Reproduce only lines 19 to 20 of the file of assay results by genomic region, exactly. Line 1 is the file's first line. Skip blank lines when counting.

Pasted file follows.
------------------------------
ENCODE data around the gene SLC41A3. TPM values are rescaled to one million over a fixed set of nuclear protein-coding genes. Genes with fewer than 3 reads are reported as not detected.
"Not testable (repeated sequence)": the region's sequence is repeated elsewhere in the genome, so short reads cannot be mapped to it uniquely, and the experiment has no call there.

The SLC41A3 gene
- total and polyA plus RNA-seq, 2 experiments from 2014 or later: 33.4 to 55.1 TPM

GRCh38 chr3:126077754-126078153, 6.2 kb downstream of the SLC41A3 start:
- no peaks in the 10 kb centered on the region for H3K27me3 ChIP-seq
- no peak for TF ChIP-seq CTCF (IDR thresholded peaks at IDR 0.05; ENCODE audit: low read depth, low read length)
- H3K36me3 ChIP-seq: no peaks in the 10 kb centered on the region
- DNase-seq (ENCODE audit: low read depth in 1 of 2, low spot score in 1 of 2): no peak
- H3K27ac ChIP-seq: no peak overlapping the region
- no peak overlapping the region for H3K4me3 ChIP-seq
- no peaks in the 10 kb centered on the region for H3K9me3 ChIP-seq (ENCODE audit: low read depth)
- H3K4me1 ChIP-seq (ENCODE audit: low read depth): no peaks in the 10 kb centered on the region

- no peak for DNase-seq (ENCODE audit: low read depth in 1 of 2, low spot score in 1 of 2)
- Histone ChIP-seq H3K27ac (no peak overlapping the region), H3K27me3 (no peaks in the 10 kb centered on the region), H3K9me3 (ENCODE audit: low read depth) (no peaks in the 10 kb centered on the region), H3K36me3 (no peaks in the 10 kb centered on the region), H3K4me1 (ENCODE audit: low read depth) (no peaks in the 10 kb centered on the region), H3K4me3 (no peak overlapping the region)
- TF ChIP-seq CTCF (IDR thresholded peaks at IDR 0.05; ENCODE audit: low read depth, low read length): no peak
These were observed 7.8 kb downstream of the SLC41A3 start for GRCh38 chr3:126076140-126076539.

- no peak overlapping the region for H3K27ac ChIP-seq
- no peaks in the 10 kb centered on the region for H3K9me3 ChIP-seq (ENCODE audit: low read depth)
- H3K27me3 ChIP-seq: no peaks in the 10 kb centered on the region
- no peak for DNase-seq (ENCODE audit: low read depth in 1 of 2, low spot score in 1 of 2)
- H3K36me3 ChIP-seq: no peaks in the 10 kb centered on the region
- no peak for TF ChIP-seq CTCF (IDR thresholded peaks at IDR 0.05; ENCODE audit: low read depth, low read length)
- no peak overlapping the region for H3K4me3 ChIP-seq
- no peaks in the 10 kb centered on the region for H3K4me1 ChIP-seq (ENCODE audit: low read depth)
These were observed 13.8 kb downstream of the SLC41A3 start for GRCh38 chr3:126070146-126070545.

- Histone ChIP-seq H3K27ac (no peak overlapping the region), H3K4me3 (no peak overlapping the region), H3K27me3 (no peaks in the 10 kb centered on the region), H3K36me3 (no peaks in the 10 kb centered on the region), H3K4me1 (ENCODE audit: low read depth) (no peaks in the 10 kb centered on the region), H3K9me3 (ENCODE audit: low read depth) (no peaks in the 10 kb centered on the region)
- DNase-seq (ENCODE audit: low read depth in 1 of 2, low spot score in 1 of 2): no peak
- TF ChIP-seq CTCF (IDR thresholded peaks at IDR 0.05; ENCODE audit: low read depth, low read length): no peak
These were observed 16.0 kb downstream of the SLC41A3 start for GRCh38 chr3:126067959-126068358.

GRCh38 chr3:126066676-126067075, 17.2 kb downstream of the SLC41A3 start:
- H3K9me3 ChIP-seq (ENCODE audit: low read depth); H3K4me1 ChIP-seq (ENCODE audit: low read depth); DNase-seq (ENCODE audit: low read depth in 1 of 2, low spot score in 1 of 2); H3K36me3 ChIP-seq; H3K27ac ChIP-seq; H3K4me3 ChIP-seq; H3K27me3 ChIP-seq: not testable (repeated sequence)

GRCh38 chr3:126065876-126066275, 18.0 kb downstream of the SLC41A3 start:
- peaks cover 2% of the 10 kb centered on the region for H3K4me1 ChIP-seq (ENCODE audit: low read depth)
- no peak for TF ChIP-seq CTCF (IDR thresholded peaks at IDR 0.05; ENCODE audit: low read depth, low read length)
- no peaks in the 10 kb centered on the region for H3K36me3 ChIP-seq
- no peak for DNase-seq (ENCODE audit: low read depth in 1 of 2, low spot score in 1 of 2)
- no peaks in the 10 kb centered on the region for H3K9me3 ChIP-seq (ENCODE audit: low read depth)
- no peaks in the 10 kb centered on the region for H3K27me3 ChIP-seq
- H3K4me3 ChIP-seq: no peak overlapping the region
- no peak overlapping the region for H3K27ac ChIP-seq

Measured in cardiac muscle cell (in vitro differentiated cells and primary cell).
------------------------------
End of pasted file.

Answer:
- no peaks in the 10 kb centered on the region for H3K9me3 ChIP-seq (ENCODE audit: low read depth)
- H3K27me3 ChIP-seq: no peaks in the 10 kb centered on the region